Lewisia rediviva (bitterroot)
Bitterroot was first described as new to science in 1813 from specimens collected during one of the first western expeditions across the United States to the Pacific coast, but the species was already well-known and used by local Native Americans.
About this species
Bitterroot is a small plant with white to purplish pink flowers. The species name, rediviva, means ‘brought back to life’ and refers to this plant's ability to sprout new growth, even after long periods of drought.
The genus name, Lewisia, commemorates Captain Meriweather Lewis, one of the leaders of the famous Lewis and Clark Expedition that crossed the Rocky Mountains to reach the west coast of the USA (1804-1806). The plants discovered by Lewis and Clark were already well-known to Native Americans in the area, and eaten by local people. Today, bitterroot is the state flower of Montana and has given its name to the Bitterroot Range, which runs north-south and forms the divide between Idaho and Montana.
Geography & Distribution
Occurs in the western United States and Canada, from southern California to British Columbia and east into Wyoming and Colorado.
The habitat of Lewisia rediviva has a dry climate, with a long cool growing season, with most of the annual precipitation often falling as snow.
Lewisia rediviva (Image: Richard Wilford)
Bitterroot is a low-growing perennial with succulent, fleshy leaves, up to 5 cm long but only 2–3 mm wide. The plant dies down for the dry summer. The leaves are held in a rosette and are either evergreen or die back to the thick fleshy roots.
The solitary, silky flowers, are up to 7.5 cm wide, and held on short stems. They are composed of 4–9 papery sepals and 12–20 petals surrounding a bunch of stamens. The flowers can be white, but shades of rose or purplish pink are more common. They open in late spring and, after withering, become detached and blow along the ground, dispersing their seeds.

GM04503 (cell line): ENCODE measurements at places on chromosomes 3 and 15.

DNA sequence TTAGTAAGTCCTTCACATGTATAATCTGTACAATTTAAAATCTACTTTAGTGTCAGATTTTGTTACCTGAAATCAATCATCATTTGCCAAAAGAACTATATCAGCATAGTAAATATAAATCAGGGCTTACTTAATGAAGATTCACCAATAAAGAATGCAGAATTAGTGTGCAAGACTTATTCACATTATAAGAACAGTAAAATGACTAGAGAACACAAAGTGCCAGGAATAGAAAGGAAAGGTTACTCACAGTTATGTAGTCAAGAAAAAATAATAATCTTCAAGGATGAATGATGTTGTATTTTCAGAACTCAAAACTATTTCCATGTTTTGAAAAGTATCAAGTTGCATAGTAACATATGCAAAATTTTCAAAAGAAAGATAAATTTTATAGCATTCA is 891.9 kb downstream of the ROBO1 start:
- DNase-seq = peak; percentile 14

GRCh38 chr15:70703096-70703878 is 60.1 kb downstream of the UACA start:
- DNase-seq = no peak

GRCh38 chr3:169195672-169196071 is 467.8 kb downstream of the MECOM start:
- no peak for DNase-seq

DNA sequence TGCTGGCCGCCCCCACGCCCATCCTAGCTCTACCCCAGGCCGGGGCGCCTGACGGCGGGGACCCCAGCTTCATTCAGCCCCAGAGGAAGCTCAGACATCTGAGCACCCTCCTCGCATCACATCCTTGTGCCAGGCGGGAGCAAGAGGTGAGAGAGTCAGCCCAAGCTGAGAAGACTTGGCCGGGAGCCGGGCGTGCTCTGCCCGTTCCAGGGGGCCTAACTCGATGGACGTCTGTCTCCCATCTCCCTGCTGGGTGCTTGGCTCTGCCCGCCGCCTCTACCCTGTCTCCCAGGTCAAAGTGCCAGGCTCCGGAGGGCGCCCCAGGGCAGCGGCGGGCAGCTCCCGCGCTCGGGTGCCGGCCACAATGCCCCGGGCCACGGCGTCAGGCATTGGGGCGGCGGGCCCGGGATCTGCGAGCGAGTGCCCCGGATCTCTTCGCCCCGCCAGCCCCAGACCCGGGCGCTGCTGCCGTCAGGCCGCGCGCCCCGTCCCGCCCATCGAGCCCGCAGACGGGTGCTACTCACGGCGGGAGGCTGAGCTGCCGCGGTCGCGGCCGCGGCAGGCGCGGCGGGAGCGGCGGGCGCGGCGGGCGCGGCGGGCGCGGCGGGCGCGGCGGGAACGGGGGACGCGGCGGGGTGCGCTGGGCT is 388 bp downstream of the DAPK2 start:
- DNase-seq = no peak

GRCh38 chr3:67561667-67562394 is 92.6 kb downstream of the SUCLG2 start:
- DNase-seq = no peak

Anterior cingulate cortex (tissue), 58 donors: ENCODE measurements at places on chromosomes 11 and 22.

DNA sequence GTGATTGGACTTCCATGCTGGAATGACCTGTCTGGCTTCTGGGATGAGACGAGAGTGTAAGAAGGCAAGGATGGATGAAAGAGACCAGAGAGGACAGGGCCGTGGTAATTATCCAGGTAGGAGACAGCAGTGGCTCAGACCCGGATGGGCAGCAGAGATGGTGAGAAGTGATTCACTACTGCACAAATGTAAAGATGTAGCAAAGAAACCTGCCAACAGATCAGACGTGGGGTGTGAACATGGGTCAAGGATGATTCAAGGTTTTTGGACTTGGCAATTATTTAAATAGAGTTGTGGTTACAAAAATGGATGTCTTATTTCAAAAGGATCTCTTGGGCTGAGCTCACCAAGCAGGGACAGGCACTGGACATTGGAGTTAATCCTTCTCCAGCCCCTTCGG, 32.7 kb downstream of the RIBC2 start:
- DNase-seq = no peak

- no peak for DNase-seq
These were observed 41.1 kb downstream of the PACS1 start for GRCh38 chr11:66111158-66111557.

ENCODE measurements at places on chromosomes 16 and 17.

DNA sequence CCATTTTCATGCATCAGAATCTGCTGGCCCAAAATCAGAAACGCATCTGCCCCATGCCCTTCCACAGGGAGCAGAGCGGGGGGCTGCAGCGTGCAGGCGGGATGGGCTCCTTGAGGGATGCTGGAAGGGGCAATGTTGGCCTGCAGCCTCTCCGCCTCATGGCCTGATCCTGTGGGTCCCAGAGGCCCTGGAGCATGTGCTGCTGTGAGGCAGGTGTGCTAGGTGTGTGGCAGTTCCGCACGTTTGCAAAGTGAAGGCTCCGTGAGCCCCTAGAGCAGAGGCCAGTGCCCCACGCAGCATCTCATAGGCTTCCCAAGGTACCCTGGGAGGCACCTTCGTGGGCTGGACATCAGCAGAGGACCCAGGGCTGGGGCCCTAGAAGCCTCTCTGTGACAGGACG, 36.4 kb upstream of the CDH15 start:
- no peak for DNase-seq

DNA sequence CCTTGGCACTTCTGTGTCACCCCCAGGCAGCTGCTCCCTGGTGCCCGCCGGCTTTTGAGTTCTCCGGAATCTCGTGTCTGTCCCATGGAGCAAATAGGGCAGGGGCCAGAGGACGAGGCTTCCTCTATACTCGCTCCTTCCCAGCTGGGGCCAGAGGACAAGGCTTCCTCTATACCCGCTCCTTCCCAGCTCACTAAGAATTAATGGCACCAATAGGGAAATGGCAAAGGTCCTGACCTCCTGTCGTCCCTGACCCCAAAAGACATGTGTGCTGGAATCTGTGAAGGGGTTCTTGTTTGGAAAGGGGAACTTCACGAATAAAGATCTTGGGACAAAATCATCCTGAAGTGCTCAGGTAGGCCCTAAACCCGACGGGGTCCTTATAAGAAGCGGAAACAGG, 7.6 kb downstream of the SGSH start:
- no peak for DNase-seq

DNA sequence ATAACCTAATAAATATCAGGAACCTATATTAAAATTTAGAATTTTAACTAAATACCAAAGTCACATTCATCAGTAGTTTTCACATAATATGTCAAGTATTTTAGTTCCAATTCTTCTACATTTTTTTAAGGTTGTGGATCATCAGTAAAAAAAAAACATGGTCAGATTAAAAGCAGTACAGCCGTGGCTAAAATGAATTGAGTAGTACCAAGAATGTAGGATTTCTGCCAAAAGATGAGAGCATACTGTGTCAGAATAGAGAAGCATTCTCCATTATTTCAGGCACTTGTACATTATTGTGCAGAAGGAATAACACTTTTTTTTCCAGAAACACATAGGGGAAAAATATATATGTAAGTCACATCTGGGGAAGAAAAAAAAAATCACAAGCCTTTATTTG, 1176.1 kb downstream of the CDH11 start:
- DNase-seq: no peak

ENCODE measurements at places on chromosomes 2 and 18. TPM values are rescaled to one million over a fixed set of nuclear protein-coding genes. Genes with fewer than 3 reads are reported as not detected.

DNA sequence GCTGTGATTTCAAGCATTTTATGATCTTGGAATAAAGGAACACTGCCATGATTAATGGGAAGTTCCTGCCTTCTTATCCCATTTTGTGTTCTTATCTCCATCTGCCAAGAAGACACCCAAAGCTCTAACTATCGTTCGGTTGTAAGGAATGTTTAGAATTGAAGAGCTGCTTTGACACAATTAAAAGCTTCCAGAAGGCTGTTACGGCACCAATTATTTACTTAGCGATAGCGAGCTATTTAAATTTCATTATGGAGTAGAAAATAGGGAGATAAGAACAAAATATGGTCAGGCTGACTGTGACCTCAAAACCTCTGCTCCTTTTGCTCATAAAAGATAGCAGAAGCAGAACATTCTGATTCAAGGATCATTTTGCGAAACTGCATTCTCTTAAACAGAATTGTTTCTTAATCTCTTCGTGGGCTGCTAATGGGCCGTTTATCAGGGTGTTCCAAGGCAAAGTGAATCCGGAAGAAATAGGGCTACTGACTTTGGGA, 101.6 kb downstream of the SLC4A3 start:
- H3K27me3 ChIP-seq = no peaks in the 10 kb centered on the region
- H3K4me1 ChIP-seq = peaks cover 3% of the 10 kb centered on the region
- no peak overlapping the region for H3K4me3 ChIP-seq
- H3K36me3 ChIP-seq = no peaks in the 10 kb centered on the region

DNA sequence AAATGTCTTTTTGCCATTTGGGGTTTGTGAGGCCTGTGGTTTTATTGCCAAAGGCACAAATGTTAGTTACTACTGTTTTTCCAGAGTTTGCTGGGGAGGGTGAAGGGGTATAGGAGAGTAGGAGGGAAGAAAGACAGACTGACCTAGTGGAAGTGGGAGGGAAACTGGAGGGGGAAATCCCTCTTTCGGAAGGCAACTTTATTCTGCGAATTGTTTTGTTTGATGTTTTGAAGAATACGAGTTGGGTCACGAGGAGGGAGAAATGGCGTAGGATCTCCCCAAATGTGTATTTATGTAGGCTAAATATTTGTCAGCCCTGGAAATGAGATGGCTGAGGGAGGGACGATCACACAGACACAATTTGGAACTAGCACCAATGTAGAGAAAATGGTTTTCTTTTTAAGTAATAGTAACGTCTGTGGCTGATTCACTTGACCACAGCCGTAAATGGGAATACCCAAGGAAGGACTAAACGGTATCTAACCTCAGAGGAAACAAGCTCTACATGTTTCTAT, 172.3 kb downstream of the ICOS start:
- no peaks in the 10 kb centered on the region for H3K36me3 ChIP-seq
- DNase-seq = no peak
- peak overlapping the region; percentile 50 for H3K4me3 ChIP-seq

There are two varieties: Lewisia rediviva var. minor and L. rediviva var. rediviva. The former occurs in the mountains of Nevada and southern California and is distinguished by its smaller flowers.
Threats & Conservation
The conservation status of bitterroot is classified as ‘Secure’ (G5) according to the NatureServe Conservation Status Ranks.
The common name bitterroot refers to the taste of the roots, which are cooked and eaten by Native Americans. The species is also used by several Native American groups as a medicinal plant for sore throats, heart and pleurisy pain, and to increase milk flow after childbirth.
Lewisia rediviva is cultivated as an ornamental.
An extraordinary observation
A remarkable story is told by Sir William Hooker in Curtis’s Botanical Magazine: ‘The specimen from which our figure was taken at Kew… when gathered with a view of being preserved for the Herbarium... was immersed in boiling water on account of its well-known tenacity of life. More than a year and a half after, it notwithstanding showed symptoms of vitality and produced its beautiful flowers in great perfection in May of the present year  in the Royal Gardens of Kew.’
This species at Kew
Bitterroot can be seen growing in the Davies Alpine House at Kew.
Spirit-preserved specimens of Lewisia rediviva are held in Kew’s Herbarium, where they are made available to researchers, by appointment. The details of some of these specimens can be seen on-line in the Herbarium Catalogue. Roots of Lewisia rediviva are held in Kew’s Economic Botany Collection, where they are available to researchers, by appointment.
Millennium Seed Bank: Seed storage
Kew's Millennium Seed Bank Partnership aims to save plant life world wide, focusing on plants under threat and those of most use in the future. Seeds are dried, packaged and stored at a sub-zero temperature in our seed bank vault.
Description of seeds: Average 1,000 seed weight = 2.28 g.
Number of seed collections stored in the Millennium Seed Bank: One.
Germination testing: 55% germination was achieved on a 1% agar medium, at 5°C, on a cycle of 8 hours daylight/16 hours darkness.
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